Tucked away along the tidal shores of Sheephaven Bay lies Ards Forest Park, an ancient woodland and forest that spans over 1000 acres and provides some of the most unique woodland trails in the whole of Ireland. I've been visiting this area of Donegal since I was a child but somehow this place remained a secret from me until this year and now I'm hooked!
The park blankets the majority of the Ards peninsula between the towns of Creeslough and Dunfanaghy on the northern coast of Donegal. Not only is it the most northerly forest park in the country, it's only one of a few that links trees with the sea right down to the waters edge.
You can pay the 5 euro to drive right down to the main car park but it's a worth walking from the main road, past the salt marshes and Lough Lilly (which blooms with lilies during the month of August) and under conifers and woodland trees before reaching the sand dunes that give way to the bay.
The park is steeped in local myths and legends and it's great to see that Coillte, the forestry organisation who manage the park, has not only conserved the megalothic tombs and ringforts that have survived for centuries but has also embraced the local stories that too have survived for so many years.
Legend has it that one of the tombs was the bed of Gráinne and Diarmuid who hid in the forest to escape the wrath of Fionn Mac Cumhaill. Gráinne had been betrothed to Fionn but upon seeing him and realising that he was older than her own father, she escaped with her lover Diarmuid and they lived in hiding until a deal was negotiated and peace restored.
There are plenty of different trails depending on your mood. Want to explore the salt marshes and woodland? Take the Yellow trail. Fancy rambling across dunes and enjoying views all the way out to the Atlantic Ocean? Follow the Marine trail. Honestly, you could spend days wandering through the miles of paths and coastline here and you would never get bored.
Not even the kids! Woodland creatures carved out of wood provide the wee ones with their own nature treasure hunt and when that's done, a playground by the beach should entertain them (& tire them out!)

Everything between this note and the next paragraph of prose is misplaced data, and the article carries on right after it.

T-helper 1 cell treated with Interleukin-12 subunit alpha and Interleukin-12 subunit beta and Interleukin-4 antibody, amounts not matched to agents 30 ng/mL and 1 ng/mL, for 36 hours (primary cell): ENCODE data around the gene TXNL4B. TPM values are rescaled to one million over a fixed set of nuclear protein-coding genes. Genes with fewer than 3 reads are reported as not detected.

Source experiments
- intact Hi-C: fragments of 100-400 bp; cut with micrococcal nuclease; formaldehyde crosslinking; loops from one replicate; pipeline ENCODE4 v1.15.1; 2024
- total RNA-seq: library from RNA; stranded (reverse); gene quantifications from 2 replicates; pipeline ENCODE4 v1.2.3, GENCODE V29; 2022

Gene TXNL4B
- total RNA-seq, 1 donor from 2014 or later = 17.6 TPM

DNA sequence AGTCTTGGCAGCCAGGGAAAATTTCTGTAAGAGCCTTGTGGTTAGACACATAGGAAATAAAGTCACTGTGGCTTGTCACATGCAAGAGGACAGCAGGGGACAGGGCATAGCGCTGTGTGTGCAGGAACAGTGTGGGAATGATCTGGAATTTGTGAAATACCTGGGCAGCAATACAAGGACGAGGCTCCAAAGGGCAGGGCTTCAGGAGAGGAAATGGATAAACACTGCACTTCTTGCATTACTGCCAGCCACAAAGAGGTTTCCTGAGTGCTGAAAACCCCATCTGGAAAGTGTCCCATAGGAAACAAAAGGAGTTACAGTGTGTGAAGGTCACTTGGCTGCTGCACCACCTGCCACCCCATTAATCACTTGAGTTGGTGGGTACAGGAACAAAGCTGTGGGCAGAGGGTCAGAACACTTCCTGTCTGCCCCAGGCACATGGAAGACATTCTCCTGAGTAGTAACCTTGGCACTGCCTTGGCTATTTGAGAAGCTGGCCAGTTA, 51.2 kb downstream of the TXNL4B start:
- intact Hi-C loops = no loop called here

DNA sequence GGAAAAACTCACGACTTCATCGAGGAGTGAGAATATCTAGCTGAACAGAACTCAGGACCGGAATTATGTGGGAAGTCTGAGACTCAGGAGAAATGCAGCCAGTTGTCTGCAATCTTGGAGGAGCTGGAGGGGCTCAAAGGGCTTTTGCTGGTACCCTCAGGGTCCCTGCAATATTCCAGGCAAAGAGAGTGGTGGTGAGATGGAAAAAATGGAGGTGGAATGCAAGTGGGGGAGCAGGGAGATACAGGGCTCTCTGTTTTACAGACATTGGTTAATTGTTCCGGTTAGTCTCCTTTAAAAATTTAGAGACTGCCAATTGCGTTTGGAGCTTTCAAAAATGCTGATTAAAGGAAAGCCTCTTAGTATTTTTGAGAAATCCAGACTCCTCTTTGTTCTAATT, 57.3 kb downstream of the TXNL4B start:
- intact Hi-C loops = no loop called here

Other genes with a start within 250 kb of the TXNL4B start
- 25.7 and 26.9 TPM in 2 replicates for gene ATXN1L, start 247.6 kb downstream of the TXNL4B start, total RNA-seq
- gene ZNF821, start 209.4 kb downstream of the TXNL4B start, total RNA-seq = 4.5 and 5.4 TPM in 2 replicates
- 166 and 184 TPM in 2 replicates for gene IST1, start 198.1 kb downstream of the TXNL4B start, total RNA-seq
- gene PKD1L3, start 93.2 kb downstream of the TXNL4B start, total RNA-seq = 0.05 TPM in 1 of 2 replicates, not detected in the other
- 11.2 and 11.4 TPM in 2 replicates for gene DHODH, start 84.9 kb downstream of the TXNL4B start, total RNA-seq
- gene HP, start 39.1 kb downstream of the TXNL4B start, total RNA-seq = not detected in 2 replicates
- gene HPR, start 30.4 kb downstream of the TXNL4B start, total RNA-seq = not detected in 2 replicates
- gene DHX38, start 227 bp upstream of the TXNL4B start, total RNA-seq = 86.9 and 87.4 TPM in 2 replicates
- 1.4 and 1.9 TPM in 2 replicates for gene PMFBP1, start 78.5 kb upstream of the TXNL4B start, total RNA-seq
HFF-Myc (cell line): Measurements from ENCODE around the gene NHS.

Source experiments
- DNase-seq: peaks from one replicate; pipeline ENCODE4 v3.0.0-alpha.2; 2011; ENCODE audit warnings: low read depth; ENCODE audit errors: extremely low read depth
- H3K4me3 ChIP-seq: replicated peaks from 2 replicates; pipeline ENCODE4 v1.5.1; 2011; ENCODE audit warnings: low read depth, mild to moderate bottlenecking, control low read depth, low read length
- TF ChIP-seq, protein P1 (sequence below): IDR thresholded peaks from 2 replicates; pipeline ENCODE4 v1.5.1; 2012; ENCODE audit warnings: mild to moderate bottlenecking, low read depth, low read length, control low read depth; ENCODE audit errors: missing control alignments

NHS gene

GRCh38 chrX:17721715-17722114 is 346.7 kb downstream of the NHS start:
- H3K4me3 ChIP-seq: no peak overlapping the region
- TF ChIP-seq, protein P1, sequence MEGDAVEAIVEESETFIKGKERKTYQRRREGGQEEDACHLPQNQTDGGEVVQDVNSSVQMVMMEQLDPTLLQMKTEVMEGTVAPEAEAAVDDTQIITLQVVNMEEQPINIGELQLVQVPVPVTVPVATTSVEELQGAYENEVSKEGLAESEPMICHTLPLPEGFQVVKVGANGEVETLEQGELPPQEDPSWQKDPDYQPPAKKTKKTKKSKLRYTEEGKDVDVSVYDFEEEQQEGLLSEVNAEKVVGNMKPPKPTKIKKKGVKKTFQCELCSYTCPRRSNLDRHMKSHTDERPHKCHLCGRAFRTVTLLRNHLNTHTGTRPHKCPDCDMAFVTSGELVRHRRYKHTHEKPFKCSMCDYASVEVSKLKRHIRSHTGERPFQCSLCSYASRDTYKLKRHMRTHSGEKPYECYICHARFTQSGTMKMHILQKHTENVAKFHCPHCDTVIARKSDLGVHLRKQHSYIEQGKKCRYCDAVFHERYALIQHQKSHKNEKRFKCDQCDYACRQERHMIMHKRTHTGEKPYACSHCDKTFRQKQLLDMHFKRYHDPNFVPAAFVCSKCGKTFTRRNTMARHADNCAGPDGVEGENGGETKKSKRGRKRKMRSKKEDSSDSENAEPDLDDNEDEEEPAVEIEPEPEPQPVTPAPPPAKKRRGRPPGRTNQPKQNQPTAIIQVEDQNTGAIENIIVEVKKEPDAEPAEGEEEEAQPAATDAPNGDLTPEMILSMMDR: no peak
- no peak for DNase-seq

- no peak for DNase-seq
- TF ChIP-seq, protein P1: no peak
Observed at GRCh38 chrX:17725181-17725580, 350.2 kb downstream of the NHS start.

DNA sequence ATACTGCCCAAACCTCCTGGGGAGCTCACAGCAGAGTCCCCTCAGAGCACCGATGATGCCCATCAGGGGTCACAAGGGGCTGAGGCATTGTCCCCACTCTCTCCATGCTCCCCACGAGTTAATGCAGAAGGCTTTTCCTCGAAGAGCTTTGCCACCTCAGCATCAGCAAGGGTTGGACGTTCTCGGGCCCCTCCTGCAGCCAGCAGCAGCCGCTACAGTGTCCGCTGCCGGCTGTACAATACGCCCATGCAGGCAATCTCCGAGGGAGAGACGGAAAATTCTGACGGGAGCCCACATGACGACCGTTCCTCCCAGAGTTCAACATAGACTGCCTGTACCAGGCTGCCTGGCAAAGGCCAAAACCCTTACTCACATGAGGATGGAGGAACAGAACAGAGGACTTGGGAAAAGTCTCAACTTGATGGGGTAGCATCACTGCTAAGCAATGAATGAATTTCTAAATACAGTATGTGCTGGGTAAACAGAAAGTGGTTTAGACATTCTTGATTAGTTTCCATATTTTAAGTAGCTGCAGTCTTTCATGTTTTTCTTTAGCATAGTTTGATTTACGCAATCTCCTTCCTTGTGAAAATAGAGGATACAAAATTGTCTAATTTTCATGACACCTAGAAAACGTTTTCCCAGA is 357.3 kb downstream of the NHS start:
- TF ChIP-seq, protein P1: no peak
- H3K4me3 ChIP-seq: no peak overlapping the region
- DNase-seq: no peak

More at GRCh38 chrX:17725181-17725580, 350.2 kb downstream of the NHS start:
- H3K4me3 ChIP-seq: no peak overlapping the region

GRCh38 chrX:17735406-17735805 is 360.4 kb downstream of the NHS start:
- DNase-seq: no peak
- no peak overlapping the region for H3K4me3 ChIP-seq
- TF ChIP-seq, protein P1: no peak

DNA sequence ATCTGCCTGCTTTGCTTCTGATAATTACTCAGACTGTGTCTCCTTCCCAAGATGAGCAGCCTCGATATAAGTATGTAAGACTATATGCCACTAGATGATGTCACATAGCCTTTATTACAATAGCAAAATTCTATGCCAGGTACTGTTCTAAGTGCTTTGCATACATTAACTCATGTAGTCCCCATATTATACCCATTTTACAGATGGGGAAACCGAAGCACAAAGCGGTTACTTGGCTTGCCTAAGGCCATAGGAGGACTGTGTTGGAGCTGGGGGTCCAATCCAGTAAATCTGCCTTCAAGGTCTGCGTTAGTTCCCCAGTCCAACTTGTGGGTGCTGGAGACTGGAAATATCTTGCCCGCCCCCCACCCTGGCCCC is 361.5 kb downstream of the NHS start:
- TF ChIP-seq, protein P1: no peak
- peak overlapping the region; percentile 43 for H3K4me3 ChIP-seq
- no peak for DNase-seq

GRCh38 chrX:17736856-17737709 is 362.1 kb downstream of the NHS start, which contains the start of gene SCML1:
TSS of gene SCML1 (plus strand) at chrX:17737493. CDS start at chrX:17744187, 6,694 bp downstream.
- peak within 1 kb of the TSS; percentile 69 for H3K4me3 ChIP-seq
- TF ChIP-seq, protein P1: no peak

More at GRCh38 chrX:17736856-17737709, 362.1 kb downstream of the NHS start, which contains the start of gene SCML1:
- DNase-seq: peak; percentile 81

There's even more local history to be found on the Heritage trail where you can find the famous Ague Well. When thousands were fleeing this part of Donegal after the famine and in the latter half of the 19th century, many brought with them a bottle of water from the well which was said to contain a cure for "the argue", now known as malaria. Locals continued to practice this tradition right up in to the 1930's.
One of my favourite parts of the park is the boardwalk out to the dunes. It offers some of the most beautiful views of the ever-changing landscape of the bay. The tide acts as master of exposure here, revealing beaches that were hidden under water, as it retreats to the Atlantic.
There are dozens of secret beaches to discover when the tide is out, many of which you will have all to yourself during the colder months. If you're brave enough you can even swim here in the winter too! I've loved flinging myself in the safety of the waters and have chosen my own beach to return to just as the sun rises and turns the peninsula gold. A total joy.
If you're not quite ready for the chill of the Atlantic waters then you can just admire the sparkle of the bay from the paths that wrap around the coast. Each corner brings a new view: the distant silhouette of Horn Head, the outline of Clonmass and Gull islands, the twinkling lights of Downings...
You might even find a rainbow or two.
To find out more about this nature wonderland, you can visit the Coillte website where you can find maps to download and visitor information. Enjoy - I know you'll fall in love with it just as much as I have.